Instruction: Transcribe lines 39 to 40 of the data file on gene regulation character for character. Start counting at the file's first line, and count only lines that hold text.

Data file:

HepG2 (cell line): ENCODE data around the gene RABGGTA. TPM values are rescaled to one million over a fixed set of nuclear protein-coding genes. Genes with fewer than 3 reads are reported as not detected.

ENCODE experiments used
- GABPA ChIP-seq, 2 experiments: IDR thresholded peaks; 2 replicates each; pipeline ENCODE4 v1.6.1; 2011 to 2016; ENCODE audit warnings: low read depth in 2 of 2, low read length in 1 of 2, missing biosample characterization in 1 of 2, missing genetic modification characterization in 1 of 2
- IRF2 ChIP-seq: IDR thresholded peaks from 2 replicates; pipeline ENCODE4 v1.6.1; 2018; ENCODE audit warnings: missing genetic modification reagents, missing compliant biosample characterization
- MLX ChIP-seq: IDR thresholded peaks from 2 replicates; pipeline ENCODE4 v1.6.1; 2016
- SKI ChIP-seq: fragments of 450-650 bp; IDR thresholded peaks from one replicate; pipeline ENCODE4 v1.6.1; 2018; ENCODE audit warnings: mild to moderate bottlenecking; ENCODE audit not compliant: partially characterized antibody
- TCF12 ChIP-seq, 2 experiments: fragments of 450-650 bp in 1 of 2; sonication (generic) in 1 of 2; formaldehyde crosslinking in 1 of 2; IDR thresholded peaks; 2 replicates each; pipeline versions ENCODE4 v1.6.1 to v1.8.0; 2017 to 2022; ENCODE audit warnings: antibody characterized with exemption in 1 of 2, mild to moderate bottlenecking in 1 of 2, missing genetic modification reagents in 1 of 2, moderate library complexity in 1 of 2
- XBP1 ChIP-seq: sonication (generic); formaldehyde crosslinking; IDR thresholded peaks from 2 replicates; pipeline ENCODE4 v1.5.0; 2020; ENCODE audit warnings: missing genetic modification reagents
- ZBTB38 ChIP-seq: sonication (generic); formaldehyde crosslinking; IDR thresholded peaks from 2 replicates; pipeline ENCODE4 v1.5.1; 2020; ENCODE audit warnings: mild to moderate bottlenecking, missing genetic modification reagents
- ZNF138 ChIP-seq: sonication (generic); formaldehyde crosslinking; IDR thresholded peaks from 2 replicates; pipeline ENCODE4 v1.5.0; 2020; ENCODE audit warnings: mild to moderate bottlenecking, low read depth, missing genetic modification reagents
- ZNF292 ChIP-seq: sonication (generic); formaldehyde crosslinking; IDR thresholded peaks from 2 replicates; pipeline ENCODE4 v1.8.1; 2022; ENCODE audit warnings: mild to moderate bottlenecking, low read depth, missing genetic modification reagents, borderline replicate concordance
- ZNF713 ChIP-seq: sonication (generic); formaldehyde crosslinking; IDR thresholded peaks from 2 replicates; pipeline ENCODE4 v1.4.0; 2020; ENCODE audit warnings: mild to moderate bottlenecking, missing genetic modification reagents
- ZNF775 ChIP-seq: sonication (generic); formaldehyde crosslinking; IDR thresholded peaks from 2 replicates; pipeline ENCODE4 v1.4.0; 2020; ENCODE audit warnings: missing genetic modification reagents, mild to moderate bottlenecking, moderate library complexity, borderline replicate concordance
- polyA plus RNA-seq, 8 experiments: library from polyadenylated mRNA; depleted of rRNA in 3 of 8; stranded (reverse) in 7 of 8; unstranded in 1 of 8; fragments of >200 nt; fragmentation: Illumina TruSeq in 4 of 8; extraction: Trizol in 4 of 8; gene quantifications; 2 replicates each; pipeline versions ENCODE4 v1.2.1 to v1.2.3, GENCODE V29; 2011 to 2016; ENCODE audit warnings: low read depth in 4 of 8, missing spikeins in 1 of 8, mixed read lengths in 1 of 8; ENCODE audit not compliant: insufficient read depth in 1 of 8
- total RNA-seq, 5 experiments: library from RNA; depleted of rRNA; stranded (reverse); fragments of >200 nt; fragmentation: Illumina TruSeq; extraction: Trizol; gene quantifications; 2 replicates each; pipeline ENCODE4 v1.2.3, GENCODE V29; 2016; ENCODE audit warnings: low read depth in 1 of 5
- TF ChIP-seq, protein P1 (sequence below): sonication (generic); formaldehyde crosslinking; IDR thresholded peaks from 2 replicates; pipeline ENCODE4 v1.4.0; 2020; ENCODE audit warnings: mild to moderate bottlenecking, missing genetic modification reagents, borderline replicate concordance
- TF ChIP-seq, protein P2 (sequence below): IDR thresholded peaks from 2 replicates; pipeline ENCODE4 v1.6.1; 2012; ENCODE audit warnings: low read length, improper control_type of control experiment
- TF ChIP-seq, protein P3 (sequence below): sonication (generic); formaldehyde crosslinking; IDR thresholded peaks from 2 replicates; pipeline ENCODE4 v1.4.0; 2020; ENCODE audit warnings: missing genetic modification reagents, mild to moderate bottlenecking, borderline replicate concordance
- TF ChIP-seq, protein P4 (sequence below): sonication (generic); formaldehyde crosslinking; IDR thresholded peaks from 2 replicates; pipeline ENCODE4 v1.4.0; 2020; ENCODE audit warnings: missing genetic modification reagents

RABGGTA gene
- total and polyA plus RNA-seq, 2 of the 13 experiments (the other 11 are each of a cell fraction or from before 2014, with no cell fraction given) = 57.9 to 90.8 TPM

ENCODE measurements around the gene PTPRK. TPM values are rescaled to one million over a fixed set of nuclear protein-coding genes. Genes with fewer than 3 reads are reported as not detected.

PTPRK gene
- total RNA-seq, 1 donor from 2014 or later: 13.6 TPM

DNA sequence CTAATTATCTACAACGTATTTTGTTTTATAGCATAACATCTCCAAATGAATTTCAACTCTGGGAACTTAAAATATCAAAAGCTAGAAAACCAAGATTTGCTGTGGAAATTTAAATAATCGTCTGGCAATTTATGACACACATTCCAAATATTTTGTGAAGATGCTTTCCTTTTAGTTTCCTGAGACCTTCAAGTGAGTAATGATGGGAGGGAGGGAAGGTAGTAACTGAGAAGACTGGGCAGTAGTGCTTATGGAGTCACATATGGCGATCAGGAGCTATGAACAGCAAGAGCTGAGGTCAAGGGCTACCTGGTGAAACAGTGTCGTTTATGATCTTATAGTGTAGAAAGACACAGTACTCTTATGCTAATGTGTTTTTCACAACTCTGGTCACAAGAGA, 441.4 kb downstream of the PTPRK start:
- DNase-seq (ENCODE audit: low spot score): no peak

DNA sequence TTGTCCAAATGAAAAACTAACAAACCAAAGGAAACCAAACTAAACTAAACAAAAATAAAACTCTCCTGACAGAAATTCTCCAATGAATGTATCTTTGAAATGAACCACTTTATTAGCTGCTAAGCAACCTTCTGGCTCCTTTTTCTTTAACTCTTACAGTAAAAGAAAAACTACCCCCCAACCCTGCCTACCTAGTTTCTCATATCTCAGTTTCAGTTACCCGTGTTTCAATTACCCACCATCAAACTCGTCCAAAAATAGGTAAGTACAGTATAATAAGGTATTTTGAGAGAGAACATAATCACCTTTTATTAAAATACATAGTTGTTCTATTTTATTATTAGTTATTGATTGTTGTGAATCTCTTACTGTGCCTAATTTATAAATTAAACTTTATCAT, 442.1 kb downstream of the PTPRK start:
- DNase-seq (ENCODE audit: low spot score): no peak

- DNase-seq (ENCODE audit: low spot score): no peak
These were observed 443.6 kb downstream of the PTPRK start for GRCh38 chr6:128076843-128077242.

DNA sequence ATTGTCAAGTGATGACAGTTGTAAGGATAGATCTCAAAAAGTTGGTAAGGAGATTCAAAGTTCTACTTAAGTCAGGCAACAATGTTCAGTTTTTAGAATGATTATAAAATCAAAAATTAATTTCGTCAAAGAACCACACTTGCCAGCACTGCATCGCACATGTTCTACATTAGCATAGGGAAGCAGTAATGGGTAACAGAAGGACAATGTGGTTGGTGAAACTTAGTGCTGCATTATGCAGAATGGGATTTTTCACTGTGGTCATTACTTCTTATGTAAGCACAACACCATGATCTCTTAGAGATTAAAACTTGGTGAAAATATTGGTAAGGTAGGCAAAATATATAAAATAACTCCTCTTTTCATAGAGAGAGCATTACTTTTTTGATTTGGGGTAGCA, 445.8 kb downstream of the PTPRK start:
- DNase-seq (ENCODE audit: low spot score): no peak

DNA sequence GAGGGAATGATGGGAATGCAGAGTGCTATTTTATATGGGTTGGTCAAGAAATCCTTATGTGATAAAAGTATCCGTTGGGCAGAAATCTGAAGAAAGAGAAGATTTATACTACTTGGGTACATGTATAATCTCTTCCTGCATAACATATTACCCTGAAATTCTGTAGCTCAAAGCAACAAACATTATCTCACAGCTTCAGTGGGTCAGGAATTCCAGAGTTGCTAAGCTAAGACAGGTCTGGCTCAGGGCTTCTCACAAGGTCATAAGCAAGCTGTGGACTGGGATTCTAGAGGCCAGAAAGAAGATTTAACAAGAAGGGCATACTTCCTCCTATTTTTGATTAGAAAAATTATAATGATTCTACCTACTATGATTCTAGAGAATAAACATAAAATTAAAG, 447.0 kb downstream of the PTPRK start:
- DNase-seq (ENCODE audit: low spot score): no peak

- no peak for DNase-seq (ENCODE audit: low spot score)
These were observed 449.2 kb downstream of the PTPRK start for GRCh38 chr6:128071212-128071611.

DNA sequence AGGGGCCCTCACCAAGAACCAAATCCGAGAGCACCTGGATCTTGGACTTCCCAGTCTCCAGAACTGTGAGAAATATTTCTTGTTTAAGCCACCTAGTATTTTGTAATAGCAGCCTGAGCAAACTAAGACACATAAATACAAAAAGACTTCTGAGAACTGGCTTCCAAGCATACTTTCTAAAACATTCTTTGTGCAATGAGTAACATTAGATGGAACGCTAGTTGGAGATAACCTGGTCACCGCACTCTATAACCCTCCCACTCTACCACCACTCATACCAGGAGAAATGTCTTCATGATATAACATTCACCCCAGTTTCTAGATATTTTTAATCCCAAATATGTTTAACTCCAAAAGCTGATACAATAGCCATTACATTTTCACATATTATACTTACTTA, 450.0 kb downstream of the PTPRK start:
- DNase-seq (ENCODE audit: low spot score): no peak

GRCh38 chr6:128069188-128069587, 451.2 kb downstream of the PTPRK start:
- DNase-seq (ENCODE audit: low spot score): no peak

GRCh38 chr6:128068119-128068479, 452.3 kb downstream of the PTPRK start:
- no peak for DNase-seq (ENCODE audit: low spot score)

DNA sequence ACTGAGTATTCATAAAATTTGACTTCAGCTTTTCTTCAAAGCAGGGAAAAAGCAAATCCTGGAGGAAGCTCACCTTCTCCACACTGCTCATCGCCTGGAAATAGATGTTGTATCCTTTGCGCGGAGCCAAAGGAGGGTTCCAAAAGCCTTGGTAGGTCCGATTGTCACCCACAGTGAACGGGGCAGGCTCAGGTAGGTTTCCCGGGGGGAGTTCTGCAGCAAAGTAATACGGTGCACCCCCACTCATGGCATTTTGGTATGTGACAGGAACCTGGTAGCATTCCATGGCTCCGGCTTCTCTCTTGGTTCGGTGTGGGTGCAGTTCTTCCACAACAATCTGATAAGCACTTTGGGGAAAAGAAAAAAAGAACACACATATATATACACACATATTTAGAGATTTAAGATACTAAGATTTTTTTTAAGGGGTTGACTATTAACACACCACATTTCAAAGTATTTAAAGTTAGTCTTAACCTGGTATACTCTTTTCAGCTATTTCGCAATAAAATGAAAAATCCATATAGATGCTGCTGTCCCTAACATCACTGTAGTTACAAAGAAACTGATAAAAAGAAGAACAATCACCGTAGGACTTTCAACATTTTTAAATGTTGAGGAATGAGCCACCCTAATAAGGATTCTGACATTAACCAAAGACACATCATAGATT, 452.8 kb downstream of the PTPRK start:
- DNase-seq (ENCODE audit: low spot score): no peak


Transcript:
GRCh38 chr6:128069188-128069587, 451.2 kb downstream of the PTPRK start:
- DNase-seq (ENCODE audit: low spot score): no peak